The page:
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Word of the Day
Wednesday, June 08, 2016

Definitions for onomatopoeia

  1. the formation of a word, as cuckoo, meow, honk, or boom, by imitation of a sound made by or associated with its referent.
  2. a word so formed.
  3. the use of imitative and naturally suggestive words for rhetorical, dramatic, or poetic effect.

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Citations for onomatopoeia
… lyric poetry relies on imagery, as well as on the aural effects of onomatopoeia, alliteration, assonance, and consonance that enhance content and please the ear. Susan Ioannou, "Know Your Critics," Holding True: Essays on Being a Writer, 2010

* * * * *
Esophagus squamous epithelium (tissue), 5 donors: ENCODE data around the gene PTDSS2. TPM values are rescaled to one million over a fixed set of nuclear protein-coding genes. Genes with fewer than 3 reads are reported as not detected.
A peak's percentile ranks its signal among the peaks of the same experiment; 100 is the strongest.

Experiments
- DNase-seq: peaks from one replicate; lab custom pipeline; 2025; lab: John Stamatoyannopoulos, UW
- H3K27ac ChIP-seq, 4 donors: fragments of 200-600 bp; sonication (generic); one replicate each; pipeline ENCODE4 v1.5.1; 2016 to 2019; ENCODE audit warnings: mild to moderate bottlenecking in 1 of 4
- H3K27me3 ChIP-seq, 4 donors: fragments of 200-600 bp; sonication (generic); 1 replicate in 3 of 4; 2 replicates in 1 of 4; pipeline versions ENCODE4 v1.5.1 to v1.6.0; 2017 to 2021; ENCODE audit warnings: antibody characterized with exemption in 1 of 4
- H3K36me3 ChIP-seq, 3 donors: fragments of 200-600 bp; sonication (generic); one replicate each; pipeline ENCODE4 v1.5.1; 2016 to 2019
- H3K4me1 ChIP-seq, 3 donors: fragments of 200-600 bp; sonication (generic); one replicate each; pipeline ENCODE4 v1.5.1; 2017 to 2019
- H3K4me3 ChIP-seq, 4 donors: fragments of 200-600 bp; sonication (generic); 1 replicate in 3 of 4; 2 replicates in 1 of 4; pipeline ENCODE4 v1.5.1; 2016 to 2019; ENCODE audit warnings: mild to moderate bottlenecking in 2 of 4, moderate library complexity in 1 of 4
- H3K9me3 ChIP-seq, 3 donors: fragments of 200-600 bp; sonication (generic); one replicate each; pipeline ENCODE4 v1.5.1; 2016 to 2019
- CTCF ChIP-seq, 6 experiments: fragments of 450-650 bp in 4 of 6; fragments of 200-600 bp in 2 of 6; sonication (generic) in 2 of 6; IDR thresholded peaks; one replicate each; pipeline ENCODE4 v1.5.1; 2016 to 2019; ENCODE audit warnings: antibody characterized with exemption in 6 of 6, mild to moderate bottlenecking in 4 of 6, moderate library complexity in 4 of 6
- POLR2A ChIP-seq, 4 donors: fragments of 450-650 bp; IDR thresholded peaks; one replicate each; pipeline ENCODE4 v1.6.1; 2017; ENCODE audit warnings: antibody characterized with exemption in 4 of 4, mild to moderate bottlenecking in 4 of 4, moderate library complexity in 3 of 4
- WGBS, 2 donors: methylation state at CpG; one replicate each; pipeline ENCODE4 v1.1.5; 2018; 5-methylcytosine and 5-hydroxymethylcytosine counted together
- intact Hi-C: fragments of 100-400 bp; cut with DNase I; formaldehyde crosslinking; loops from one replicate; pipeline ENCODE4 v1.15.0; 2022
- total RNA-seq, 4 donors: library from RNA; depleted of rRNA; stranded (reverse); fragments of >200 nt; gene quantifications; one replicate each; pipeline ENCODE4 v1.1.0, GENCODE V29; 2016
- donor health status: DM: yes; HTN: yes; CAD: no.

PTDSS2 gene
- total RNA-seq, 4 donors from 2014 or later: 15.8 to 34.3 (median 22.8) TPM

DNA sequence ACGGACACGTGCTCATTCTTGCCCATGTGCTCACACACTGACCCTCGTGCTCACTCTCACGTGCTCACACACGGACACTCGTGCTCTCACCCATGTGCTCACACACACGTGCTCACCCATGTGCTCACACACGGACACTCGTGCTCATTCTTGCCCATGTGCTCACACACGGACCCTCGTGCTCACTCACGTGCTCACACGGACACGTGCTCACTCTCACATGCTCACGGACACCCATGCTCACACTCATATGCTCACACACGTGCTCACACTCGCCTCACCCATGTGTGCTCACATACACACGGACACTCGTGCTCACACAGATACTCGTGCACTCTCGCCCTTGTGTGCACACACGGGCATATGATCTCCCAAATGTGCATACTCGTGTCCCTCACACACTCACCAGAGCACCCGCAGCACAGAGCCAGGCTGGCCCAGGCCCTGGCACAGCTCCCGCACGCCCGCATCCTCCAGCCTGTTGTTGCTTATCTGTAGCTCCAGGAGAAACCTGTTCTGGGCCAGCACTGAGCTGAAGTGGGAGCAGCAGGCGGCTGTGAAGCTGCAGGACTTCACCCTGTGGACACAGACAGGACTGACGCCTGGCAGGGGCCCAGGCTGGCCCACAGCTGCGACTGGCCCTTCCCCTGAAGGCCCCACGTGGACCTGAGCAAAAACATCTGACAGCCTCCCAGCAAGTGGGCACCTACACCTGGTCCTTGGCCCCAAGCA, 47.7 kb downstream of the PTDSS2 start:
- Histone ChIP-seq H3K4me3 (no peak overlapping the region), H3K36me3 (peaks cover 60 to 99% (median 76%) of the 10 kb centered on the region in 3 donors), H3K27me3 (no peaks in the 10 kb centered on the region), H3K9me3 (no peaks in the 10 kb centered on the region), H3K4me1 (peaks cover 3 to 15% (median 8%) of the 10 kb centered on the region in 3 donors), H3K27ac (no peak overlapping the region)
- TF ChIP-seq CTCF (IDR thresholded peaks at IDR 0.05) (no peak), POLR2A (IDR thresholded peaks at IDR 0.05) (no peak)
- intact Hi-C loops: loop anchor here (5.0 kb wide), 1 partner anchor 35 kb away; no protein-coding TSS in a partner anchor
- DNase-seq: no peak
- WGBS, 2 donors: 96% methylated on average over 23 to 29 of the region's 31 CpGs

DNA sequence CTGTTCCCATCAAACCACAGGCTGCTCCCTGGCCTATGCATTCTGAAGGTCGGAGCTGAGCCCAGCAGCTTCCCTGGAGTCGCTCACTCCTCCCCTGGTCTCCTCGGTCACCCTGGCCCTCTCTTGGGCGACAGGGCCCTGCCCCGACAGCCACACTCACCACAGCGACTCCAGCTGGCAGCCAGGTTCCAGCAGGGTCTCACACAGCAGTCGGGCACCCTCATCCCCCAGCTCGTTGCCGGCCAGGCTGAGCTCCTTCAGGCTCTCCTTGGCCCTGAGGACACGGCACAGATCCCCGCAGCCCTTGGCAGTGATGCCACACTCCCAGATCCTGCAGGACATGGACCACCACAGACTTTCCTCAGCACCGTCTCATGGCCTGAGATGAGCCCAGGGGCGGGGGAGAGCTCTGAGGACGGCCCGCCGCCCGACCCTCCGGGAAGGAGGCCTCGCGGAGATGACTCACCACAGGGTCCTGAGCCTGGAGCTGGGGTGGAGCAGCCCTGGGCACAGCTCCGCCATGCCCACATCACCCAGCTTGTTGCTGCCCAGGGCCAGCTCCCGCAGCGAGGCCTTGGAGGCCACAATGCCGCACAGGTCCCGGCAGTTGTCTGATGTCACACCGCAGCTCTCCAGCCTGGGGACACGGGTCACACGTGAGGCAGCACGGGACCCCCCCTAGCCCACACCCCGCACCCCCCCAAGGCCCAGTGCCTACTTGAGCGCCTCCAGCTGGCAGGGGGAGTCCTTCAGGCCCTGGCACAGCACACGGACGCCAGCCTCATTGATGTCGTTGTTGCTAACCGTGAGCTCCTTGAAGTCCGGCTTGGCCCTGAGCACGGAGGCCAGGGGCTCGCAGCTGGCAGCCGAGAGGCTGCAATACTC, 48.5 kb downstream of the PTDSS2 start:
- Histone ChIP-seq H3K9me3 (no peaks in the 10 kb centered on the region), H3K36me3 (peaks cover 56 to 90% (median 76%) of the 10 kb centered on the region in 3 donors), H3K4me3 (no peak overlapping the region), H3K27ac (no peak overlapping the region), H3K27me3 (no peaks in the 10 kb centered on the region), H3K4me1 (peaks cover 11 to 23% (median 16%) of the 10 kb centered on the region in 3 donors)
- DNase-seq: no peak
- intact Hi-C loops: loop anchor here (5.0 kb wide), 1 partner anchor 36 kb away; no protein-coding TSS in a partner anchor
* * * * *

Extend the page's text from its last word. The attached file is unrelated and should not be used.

… practice putting meaning into words. One good exercise is saying words so they sound like what they mean. You are probably thinking this means onomatopoeia--using words like "clang," "snap" or "woof" that imitate the sounds they define. This is different. This is saying the word so that your tone of voice conveys its meaning. James W. McElhaney, "Reading Out Loud," ABA Journal, October 1992
Origin of onomatopoeia
1570-1580
Onomatopoeia stems from the Greek onomatopoiía meaning "making of words," drawing from ónoma meaning "name" and poieîn meaning "to make." It entered English in the mid-1500s.